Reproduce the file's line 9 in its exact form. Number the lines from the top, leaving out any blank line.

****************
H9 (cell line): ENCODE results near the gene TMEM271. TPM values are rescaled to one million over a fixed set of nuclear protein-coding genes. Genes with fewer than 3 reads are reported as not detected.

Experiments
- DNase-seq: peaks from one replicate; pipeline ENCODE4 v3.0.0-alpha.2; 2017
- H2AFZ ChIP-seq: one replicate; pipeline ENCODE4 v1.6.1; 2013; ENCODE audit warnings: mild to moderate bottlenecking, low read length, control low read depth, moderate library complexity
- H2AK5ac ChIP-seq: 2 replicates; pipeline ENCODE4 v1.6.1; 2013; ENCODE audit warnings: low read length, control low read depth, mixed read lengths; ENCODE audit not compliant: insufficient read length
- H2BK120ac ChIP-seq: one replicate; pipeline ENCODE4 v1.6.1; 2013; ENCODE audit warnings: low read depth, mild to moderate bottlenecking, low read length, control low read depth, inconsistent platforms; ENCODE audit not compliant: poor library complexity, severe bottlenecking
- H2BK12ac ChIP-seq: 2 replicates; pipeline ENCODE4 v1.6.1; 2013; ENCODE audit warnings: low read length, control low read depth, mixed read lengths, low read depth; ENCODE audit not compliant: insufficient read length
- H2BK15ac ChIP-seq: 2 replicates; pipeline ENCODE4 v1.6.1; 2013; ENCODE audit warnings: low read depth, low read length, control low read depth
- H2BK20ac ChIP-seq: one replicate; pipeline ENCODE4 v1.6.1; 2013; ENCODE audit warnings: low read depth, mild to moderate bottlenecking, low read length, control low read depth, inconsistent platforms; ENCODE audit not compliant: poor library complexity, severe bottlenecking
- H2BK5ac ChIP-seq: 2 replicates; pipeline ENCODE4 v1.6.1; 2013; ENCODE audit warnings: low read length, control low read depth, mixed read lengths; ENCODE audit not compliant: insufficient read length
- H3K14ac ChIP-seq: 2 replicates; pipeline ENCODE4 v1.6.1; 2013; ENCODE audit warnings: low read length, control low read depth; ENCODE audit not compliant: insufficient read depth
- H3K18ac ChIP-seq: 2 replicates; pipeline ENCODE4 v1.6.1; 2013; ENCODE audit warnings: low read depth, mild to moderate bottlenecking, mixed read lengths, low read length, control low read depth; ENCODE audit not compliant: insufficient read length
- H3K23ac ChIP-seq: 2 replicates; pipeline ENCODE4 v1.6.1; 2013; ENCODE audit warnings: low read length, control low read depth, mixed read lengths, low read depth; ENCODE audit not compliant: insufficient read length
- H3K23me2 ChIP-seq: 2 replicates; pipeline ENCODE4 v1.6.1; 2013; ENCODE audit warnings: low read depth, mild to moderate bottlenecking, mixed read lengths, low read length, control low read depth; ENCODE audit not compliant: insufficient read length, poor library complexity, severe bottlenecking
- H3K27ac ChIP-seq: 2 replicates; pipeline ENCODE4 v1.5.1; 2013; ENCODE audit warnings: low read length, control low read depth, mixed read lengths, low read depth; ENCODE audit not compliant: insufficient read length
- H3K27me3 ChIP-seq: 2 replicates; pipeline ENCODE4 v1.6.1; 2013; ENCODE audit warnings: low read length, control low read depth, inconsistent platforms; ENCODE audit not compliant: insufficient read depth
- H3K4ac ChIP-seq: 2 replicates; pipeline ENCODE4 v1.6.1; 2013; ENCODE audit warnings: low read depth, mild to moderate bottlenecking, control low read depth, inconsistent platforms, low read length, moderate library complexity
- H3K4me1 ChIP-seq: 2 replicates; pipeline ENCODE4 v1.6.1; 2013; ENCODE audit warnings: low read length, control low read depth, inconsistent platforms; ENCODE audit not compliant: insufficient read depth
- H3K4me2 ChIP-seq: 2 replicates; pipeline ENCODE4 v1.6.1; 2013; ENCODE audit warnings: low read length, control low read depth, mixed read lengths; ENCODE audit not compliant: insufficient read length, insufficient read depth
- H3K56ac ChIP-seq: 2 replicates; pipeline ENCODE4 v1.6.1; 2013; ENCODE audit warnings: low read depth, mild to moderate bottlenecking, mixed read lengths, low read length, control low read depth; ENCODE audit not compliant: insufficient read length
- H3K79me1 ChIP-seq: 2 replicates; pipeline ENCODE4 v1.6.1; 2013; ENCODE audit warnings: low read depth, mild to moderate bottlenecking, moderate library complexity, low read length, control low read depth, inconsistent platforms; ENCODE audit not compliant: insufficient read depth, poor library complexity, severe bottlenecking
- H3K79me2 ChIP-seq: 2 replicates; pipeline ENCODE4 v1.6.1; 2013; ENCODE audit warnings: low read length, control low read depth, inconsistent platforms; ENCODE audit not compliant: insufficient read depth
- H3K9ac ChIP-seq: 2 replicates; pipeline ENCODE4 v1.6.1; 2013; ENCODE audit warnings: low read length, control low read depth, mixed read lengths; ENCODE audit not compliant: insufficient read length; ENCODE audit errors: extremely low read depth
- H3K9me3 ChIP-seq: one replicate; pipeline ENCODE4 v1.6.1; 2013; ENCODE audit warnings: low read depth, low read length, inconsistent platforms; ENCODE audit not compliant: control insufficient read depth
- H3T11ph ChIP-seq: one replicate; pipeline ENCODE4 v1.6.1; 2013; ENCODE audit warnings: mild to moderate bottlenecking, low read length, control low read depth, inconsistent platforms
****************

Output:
- H2BK20ac ChIP-seq: one replicate; pipeline ENCODE4 v1.6.1; 2013; ENCODE audit warnings: low read depth, mild to moderate bottlenecking, low read length, control low read depth, inconsistent platforms; ENCODE audit not compliant: poor library complexity, severe bottlenecking